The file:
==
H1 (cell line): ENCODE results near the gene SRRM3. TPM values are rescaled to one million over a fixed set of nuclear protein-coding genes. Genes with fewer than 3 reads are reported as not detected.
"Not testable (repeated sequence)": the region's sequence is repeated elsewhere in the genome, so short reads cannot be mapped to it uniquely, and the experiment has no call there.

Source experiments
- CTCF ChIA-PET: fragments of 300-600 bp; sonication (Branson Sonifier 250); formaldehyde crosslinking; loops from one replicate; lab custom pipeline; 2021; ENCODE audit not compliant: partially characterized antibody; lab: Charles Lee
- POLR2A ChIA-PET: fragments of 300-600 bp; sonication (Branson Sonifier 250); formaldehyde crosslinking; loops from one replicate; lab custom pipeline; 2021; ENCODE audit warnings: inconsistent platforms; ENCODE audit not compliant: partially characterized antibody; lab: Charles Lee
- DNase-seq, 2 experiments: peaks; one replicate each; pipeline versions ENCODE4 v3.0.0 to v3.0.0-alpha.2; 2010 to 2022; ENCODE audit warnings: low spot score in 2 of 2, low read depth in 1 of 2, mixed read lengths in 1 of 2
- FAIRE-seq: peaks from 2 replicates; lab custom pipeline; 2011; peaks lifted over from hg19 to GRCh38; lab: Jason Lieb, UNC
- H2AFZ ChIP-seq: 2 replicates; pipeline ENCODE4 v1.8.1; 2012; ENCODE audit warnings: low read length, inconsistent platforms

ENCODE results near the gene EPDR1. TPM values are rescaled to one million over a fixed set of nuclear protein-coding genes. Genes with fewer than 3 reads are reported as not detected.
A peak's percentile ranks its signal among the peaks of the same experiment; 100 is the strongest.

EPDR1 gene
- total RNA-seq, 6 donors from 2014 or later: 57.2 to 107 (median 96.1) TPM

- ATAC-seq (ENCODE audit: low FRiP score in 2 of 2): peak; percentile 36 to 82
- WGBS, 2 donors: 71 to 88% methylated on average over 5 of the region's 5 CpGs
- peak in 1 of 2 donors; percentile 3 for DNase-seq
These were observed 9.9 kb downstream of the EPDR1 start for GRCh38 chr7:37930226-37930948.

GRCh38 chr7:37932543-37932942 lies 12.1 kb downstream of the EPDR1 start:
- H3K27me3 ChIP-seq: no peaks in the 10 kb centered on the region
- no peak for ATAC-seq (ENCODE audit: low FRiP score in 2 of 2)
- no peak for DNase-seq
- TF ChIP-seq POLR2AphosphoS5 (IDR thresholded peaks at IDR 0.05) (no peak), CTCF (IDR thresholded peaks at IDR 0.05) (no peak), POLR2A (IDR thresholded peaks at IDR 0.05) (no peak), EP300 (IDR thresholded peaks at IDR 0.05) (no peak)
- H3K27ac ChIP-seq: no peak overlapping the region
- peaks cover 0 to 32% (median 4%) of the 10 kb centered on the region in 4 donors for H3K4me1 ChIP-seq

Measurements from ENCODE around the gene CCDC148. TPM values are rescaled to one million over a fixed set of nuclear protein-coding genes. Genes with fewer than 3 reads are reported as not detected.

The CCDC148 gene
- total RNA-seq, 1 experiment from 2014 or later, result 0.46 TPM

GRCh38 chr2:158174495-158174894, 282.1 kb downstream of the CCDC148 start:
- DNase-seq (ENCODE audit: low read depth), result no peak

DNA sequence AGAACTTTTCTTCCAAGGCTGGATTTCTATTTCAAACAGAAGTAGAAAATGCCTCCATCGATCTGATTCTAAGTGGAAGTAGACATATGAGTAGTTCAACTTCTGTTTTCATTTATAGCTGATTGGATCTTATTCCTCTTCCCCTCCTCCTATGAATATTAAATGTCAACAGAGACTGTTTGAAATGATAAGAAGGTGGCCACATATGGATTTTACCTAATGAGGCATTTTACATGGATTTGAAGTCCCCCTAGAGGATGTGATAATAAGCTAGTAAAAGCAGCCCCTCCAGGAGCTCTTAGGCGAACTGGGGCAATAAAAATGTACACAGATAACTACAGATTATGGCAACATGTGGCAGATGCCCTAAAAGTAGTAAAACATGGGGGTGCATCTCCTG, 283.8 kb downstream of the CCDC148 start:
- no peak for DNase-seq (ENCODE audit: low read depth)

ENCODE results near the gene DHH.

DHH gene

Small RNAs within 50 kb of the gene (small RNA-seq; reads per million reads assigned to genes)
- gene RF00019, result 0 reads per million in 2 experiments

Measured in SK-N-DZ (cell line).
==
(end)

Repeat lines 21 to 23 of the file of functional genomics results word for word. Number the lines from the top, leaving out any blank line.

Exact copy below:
- TF ChIP-seq POLR2AphosphoS5 (IDR thresholded peaks at IDR 0.05) (no peak), CTCF (IDR thresholded peaks at IDR 0.05) (no peak), POLR2A (IDR thresholded peaks at IDR 0.05) (no peak), EP300 (IDR thresholded peaks at IDR 0.05) (no peak)
- H3K27ac ChIP-seq: no peak overlapping the region
- peaks cover 0 to 32% (median 4%) of the 10 kb centered on the region in 4 donors for H3K4me1 ChIP-seq